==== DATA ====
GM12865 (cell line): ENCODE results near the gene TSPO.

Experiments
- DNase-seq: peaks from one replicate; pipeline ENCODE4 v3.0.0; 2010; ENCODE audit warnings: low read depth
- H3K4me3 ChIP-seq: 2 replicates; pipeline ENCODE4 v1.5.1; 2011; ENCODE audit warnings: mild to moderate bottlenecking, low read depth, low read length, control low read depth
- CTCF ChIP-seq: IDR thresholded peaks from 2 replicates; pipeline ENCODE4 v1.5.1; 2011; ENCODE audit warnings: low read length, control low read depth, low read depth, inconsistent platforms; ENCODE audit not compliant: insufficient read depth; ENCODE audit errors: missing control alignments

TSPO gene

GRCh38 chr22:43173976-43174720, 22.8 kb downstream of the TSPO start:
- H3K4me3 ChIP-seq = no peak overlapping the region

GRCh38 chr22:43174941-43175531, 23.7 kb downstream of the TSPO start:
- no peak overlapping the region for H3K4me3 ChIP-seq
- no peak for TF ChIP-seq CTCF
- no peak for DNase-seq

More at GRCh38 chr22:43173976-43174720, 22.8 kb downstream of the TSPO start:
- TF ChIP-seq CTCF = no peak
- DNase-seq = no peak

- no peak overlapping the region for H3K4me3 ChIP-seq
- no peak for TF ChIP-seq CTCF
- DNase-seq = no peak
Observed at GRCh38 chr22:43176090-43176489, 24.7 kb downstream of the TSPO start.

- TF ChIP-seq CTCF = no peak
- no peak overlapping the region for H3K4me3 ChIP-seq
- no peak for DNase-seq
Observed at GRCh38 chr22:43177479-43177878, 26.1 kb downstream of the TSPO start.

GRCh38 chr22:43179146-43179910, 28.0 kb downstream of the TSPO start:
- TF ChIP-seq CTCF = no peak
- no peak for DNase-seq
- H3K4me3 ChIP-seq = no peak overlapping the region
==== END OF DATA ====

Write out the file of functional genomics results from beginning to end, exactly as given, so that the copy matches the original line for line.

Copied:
GM12865 (cell line): ENCODE results near the gene TSPO.

Experiments
- DNase-seq: peaks from one replicate; pipeline ENCODE4 v3.0.0; 2010; ENCODE audit warnings: low read depth
- H3K4me3 ChIP-seq: 2 replicates; pipeline ENCODE4 v1.5.1; 2011; ENCODE audit warnings: mild to moderate bottlenecking, low read depth, low read length, control low read depth
- CTCF ChIP-seq: IDR thresholded peaks from 2 replicates; pipeline ENCODE4 v1.5.1; 2011; ENCODE audit warnings: low read length, control low read depth, low read depth, inconsistent platforms; ENCODE audit not compliant: insufficient read depth; ENCODE audit errors: missing control alignments

TSPO gene

GRCh38 chr22:43173976-43174720, 22.8 kb downstream of the TSPO start:
- H3K4me3 ChIP-seq = no peak overlapping the region

GRCh38 chr22:43174941-43175531, 23.7 kb downstream of the TSPO start:
- no peak overlapping the region for H3K4me3 ChIP-seq
- no peak for TF ChIP-seq CTCF
- no peak for DNase-seq

More at GRCh38 chr22:43173976-43174720, 22.8 kb downstream of the TSPO start:
- TF ChIP-seq CTCF = no peak
- DNase-seq = no peak

- no peak overlapping the region for H3K4me3 ChIP-seq
- no peak for TF ChIP-seq CTCF
- DNase-seq = no peak
Observed at GRCh38 chr22:43176090-43176489, 24.7 kb downstream of the TSPO start.

- TF ChIP-seq CTCF = no peak
- no peak overlapping the region for H3K4me3 ChIP-seq
- no peak for DNase-seq
Observed at GRCh38 chr22:43177479-43177878, 26.1 kb downstream of the TSPO start.

GRCh38 chr22:43179146-43179910, 28.0 kb downstream of the TSPO start:
- TF ChIP-seq CTCF = no peak
- no peak for DNase-seq
- H3K4me3 ChIP-seq = no peak overlapping the region